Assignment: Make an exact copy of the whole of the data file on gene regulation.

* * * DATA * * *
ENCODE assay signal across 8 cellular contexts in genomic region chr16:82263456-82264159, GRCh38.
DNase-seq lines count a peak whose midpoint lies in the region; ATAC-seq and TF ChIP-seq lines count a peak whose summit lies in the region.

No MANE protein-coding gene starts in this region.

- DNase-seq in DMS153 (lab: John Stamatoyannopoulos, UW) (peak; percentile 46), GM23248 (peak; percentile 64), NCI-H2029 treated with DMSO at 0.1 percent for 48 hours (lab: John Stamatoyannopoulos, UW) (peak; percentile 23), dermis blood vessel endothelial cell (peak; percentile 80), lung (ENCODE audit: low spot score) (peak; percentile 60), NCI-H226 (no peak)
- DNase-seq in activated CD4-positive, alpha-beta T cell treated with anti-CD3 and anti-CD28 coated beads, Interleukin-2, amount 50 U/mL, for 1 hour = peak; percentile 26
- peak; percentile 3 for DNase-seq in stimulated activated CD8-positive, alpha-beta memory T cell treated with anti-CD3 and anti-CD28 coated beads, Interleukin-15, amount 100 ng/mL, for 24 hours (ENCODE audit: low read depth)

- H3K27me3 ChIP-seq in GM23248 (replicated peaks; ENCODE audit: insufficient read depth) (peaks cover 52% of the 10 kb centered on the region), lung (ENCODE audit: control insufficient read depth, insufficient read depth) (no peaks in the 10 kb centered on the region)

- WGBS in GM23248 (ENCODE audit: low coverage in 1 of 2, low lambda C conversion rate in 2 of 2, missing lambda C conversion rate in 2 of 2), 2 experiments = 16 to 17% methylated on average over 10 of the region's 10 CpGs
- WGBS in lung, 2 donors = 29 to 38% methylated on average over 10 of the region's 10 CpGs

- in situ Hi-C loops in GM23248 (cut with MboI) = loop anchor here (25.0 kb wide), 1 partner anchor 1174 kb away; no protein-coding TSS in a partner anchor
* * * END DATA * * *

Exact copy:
ENCODE assay signal across 8 cellular contexts in genomic region chr16:82263456-82264159, GRCh38.
DNase-seq lines count a peak whose midpoint lies in the region; ATAC-seq and TF ChIP-seq lines count a peak whose summit lies in the region.

No MANE protein-coding gene starts in this region.

- DNase-seq in DMS153 (lab: John Stamatoyannopoulos, UW) (peak; percentile 46), GM23248 (peak; percentile 64), NCI-H2029 treated with DMSO at 0.1 percent for 48 hours (lab: John Stamatoyannopoulos, UW) (peak; percentile 23), dermis blood vessel endothelial cell (peak; percentile 80), lung (ENCODE audit: low spot score) (peak; percentile 60), NCI-H226 (no peak)
- DNase-seq in activated CD4-positive, alpha-beta T cell treated with anti-CD3 and anti-CD28 coated beads, Interleukin-2, amount 50 U/mL, for 1 hour = peak; percentile 26
- peak; percentile 3 for DNase-seq in stimulated activated CD8-positive, alpha-beta memory T cell treated with anti-CD3 and anti-CD28 coated beads, Interleukin-15, amount 100 ng/mL, for 24 hours (ENCODE audit: low read depth)

- H3K27me3 ChIP-seq in GM23248 (replicated peaks; ENCODE audit: insufficient read depth) (peaks cover 52% of the 10 kb centered on the region), lung (ENCODE audit: control insufficient read depth, insufficient read depth) (no peaks in the 10 kb centered on the region)

- WGBS in GM23248 (ENCODE audit: low coverage in 1 of 2, low lambda C conversion rate in 2 of 2, missing lambda C conversion rate in 2 of 2), 2 experiments = 16 to 17% methylated on average over 10 of the region's 10 CpGs
- WGBS in lung, 2 donors = 29 to 38% methylated on average over 10 of the region's 10 CpGs

- in situ Hi-C loops in GM23248 (cut with MboI) = loop anchor here (25.0 kb wide), 1 partner anchor 1174 kb away; no protein-coding TSS in a partner anchor